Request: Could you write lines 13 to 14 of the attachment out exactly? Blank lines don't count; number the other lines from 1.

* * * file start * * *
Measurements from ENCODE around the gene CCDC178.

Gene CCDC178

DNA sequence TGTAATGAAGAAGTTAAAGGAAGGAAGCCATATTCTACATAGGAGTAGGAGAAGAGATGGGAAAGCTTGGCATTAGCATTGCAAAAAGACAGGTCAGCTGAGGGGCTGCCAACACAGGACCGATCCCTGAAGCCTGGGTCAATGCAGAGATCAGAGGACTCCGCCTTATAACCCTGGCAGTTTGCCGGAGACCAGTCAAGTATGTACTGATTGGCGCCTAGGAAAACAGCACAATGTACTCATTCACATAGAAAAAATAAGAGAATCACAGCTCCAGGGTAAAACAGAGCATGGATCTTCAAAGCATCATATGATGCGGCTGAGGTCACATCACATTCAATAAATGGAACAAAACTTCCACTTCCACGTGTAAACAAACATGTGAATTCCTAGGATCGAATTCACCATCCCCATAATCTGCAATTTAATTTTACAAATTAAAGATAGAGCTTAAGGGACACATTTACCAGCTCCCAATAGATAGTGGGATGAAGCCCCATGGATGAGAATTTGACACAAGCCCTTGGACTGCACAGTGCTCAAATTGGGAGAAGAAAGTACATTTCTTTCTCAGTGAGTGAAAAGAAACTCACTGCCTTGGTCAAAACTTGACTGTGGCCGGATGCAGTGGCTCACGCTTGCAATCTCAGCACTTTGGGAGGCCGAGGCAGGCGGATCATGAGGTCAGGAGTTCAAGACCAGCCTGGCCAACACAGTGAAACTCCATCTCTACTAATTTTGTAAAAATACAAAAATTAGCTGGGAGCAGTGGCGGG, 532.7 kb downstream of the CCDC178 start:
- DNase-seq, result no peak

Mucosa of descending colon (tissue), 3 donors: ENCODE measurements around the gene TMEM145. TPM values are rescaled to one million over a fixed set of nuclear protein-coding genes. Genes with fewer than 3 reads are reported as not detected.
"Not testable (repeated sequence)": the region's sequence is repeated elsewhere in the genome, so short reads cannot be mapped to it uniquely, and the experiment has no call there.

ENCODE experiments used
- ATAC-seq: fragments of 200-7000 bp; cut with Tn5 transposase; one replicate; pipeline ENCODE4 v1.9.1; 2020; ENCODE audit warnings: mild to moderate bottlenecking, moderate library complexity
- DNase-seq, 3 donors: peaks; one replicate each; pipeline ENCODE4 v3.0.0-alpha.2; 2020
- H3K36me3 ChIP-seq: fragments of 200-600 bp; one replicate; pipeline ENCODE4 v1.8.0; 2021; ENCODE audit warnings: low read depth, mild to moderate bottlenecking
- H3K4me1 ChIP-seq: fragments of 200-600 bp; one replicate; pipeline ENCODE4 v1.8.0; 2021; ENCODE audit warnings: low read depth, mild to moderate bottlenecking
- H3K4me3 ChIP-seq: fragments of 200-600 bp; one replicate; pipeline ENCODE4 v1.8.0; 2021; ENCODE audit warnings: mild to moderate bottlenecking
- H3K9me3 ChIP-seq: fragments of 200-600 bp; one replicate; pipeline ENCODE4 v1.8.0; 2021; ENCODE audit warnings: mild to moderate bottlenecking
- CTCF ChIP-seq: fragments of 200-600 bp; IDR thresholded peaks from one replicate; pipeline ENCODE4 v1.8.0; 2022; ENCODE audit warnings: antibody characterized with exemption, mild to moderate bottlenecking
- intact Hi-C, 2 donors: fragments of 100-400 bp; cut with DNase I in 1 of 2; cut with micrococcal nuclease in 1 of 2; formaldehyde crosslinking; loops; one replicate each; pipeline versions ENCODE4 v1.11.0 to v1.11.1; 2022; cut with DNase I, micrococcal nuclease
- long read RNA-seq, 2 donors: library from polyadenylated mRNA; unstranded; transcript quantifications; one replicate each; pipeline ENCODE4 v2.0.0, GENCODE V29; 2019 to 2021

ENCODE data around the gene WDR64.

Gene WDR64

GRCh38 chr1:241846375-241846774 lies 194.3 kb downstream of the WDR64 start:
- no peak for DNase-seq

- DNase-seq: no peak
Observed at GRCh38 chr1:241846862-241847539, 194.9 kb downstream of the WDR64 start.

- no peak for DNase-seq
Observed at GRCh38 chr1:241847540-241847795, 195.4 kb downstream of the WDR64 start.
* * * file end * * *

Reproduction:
- H3K9me3 ChIP-seq: fragments of 200-600 bp; one replicate; pipeline ENCODE4 v1.8.0; 2021; ENCODE audit warnings: mild to moderate bottlenecking
- CTCF ChIP-seq: fragments of 200-600 bp; IDR thresholded peaks from one replicate; pipeline ENCODE4 v1.8.0; 2022; ENCODE audit warnings: antibody characterized with exemption, mild to moderate bottlenecking